Superheroes and dumbing-up culture

Recently I read this post, Marvel Movies: In a Class by Themselves by J.J. Adamson, and that forced me to gett off my lazy ass and write something I had meant to write for a long time.

Summing up, Adamson’s main points are that superhero movies cannot be considered proper art (I won’t get into that, though) and that there’s something inherently silly about the effort invested in making these movies, which he describes as fake. His example is Black Panther, which is, no matter how great the actors and director may be, still “fundamentally about a cool guy in a catsuit.

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Kultural Kontroversy Kommentators, you are still not political.

Of the many things I wrote in my book Dangerous Gaymers Gamers, one that readers (the half-dozen of you) usually point out as surprising is my claim that the Internet kerfuffles and “controversies” surrounding entertainment and, especially, the so-called political bent, bias, or content that has been injected in video games, games, movies, books… (i.e. nerd and popular culture) is not really political. In fact, I even said that political thinking and sociopolitical content has virtually disappeared from popular culture. And I was right, and I’m still right.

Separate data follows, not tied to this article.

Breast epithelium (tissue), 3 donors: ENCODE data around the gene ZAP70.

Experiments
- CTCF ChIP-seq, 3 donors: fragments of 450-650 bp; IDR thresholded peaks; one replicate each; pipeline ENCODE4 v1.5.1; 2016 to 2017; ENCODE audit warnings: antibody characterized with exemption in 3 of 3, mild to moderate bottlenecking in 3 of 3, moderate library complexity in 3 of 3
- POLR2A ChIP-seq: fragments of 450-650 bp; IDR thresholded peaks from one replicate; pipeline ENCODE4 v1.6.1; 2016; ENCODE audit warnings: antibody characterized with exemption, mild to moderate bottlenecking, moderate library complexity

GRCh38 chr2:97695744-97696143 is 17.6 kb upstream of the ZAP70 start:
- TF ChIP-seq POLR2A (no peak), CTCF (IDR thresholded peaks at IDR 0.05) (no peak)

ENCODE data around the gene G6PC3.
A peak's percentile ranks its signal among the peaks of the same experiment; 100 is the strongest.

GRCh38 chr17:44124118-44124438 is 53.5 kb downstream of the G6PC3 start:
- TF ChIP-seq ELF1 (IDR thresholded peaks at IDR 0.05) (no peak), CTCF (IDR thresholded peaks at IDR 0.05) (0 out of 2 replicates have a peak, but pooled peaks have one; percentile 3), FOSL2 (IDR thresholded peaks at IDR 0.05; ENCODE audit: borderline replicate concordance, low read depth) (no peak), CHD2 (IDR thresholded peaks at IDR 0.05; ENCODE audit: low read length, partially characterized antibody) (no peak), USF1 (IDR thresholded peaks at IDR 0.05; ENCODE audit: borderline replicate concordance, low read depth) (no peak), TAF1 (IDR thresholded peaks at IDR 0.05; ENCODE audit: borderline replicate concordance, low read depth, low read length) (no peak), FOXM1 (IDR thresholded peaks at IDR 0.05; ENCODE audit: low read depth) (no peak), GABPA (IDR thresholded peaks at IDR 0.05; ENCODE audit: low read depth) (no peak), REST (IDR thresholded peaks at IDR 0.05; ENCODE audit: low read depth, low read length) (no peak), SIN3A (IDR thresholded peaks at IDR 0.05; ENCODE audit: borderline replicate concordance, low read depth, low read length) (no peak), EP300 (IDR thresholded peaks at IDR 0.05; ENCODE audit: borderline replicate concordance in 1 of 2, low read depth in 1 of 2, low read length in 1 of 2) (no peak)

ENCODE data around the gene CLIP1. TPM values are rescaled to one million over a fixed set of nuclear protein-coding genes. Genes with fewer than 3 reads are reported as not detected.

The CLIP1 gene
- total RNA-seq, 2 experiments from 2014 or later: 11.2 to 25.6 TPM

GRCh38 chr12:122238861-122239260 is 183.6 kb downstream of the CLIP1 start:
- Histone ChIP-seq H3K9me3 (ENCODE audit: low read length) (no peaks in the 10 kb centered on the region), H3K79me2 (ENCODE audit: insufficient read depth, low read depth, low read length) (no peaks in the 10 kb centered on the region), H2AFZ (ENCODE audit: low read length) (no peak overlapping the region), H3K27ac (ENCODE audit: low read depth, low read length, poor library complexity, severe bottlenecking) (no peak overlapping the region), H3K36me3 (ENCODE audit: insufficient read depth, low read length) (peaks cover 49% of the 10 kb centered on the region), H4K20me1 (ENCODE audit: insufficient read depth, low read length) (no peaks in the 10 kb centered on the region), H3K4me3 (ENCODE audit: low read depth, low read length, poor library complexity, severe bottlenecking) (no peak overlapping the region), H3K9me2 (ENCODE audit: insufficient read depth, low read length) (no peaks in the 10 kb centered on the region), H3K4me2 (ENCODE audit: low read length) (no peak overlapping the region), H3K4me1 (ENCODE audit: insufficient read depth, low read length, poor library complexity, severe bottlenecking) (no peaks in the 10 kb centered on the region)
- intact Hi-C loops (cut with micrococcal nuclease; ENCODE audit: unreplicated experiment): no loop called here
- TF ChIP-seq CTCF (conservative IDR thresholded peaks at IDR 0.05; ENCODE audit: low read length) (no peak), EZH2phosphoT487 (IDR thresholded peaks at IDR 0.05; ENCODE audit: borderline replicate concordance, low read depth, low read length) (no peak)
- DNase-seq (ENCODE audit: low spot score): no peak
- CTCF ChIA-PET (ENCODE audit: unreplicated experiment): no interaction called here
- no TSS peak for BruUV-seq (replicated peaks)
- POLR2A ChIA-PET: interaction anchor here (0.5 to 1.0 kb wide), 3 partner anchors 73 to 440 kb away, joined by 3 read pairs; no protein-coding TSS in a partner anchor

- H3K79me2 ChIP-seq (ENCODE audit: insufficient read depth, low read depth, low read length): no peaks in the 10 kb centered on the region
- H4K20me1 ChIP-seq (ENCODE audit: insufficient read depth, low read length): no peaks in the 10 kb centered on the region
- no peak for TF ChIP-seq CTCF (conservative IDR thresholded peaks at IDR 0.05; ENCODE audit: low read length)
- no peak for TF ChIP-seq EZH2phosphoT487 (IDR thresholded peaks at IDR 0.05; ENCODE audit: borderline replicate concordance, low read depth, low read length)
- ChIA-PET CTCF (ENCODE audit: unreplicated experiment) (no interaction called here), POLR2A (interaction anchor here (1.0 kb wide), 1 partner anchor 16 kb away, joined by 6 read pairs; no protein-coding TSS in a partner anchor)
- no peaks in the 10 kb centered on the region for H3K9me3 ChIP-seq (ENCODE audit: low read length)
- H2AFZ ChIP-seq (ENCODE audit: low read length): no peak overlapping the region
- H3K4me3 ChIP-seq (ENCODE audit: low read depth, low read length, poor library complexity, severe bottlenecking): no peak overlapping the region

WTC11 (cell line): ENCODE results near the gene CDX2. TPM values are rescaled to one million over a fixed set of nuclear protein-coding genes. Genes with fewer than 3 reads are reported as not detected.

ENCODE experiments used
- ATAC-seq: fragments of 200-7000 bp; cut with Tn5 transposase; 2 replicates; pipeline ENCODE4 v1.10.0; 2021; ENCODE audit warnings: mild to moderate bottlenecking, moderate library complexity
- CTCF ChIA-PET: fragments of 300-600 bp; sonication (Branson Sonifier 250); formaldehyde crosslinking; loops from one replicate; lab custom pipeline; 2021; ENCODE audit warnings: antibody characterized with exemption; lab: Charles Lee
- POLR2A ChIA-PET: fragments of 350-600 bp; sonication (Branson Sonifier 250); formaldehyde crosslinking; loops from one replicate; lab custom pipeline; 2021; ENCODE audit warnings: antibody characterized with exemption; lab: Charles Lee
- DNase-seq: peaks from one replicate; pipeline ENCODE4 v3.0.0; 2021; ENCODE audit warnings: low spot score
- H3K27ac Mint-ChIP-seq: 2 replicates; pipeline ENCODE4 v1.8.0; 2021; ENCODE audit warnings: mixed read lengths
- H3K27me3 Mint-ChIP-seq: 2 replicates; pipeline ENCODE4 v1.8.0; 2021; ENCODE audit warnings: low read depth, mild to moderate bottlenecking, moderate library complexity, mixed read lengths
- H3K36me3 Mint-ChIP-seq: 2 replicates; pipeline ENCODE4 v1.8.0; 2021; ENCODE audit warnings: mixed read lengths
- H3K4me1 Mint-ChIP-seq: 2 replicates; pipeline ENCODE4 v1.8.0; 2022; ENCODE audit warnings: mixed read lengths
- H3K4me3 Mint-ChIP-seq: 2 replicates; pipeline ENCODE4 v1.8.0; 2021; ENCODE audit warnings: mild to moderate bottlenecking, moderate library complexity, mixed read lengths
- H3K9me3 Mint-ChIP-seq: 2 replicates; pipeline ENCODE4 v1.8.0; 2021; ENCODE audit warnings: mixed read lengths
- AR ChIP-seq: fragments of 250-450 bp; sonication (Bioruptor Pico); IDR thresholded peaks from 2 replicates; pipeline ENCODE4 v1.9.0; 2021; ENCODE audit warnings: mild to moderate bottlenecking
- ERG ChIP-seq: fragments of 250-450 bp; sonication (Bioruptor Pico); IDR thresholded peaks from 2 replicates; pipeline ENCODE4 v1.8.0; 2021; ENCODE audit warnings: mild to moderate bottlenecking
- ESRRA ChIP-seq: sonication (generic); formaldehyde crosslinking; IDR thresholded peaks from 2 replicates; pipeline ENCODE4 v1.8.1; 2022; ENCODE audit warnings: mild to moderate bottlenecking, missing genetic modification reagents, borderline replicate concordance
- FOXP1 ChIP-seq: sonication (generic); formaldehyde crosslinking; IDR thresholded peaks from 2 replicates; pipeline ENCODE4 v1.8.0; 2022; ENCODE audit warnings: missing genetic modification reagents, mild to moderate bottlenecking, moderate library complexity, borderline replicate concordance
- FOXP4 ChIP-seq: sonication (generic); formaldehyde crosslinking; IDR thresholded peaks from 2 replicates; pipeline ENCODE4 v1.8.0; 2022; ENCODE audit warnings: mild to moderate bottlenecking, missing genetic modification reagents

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The Guardian is really scraping the bottom of the barell here.

Among all the humiliating things one has to do to survive in the cutthroat and shameless world of Academia, being a criticaster of popular culture has to be the lowest point.  There are already a hundred theses on the unbearable sexism of Shakespeare or the colonialism of Kipling, so you’ll have to make do with a paper on the border-fascism of Plants vs. Zombies or the sexism of Super Mario. And forget about Elsevier or The Journal of Modern Literature, you’ll have to get published in The Guardian (and you’ll get paid according to how many people you trick into clicking the article):

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